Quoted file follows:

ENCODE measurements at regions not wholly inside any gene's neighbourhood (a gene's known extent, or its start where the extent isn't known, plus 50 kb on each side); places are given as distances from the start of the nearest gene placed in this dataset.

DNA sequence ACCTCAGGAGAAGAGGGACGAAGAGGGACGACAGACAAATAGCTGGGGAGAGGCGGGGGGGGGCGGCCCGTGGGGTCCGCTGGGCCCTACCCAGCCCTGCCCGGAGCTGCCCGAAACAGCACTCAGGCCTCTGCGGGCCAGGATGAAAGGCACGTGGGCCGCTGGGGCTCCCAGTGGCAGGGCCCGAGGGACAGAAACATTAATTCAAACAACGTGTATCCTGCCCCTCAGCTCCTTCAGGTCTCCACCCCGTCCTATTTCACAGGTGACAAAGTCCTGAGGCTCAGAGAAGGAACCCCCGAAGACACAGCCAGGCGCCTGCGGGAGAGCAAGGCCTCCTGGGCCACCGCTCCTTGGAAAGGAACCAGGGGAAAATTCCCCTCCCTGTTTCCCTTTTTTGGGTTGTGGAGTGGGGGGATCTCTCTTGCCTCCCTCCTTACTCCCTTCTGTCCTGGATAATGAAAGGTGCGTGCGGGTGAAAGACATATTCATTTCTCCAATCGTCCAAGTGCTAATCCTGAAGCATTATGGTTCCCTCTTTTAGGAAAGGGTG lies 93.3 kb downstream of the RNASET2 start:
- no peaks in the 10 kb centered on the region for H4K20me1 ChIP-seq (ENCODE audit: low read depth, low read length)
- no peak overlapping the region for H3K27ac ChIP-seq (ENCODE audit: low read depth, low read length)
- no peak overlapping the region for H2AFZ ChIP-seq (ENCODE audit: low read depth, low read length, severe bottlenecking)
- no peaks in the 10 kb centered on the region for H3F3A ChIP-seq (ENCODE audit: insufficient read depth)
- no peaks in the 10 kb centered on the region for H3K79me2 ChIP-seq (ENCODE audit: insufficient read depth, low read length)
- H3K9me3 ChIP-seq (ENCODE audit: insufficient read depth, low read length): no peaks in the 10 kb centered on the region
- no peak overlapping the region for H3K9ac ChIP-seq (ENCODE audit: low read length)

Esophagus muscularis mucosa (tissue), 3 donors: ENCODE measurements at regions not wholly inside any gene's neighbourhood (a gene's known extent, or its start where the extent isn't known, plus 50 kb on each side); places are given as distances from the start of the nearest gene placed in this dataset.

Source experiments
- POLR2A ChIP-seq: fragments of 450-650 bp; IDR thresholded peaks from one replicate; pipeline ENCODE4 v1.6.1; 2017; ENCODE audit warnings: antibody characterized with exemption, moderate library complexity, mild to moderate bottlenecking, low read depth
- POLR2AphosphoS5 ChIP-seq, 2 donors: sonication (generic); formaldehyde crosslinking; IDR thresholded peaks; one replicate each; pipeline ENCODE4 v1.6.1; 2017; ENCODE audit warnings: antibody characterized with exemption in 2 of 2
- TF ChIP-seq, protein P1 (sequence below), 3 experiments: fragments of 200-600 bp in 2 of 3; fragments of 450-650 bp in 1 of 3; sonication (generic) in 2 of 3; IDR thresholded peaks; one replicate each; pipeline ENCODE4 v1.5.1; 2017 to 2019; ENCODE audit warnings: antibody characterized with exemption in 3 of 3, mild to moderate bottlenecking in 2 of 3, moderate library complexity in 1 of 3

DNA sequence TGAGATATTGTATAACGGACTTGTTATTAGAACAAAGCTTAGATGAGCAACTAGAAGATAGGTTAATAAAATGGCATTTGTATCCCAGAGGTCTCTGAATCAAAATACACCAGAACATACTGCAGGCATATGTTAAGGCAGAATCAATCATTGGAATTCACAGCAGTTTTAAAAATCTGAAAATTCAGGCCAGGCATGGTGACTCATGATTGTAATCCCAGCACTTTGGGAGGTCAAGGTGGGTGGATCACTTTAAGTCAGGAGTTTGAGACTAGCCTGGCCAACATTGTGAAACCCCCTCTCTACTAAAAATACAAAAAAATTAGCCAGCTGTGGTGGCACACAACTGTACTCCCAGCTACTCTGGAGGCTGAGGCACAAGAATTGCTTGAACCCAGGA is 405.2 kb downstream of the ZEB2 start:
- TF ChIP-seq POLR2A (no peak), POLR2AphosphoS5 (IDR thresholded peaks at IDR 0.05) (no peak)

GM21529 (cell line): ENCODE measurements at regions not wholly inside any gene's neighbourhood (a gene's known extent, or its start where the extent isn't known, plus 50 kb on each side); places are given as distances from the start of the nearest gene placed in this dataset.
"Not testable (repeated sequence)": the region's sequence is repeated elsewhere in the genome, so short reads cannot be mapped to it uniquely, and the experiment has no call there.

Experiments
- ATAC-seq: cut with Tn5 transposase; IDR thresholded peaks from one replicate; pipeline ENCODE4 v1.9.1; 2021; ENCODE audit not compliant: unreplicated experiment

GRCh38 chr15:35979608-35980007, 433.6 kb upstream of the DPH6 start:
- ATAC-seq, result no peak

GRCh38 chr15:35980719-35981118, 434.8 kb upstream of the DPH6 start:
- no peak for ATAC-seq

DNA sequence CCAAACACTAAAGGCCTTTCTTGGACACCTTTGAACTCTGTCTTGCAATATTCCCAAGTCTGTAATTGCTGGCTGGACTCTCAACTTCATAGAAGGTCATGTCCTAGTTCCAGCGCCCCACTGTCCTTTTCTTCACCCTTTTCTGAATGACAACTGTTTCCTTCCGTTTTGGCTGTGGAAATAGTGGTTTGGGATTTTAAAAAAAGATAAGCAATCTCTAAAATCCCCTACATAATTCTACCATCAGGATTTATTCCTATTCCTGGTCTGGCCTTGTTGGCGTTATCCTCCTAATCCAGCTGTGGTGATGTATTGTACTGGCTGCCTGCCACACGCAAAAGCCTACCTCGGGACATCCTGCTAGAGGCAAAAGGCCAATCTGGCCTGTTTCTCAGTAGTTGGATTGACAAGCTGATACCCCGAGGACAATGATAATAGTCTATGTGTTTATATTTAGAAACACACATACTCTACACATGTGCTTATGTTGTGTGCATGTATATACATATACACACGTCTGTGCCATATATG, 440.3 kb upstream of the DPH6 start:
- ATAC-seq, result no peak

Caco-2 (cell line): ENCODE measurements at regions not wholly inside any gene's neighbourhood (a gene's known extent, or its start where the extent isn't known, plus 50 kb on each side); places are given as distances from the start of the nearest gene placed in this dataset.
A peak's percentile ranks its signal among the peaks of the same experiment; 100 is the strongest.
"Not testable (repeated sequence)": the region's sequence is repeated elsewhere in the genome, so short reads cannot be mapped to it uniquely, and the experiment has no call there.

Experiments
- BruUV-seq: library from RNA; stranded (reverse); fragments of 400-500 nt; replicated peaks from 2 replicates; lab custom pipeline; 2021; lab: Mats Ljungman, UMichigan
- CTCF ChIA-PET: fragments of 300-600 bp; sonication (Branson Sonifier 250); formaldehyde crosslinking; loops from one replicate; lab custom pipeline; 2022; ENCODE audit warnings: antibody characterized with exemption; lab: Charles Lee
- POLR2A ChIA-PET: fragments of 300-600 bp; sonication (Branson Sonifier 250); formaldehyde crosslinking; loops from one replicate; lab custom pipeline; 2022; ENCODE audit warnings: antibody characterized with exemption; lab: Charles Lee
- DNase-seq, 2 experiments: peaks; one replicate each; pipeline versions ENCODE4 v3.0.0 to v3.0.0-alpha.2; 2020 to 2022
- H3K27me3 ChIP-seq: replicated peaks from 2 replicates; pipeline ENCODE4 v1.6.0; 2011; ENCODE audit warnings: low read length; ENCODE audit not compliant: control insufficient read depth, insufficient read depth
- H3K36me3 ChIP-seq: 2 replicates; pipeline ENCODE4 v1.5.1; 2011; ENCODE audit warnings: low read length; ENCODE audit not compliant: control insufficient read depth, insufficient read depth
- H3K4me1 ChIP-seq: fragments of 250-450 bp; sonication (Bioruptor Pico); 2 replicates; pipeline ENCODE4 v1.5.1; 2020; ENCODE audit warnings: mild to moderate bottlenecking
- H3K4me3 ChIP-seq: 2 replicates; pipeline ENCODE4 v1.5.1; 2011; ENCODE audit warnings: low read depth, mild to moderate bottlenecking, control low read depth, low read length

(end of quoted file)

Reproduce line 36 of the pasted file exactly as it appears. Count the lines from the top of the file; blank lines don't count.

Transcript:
- H3K36me3 ChIP-seq: 2 replicates; pipeline ENCODE4 v1.5.1; 2011; ENCODE audit warnings: low read length; ENCODE audit not compliant: control insufficient read depth, insufficient read depth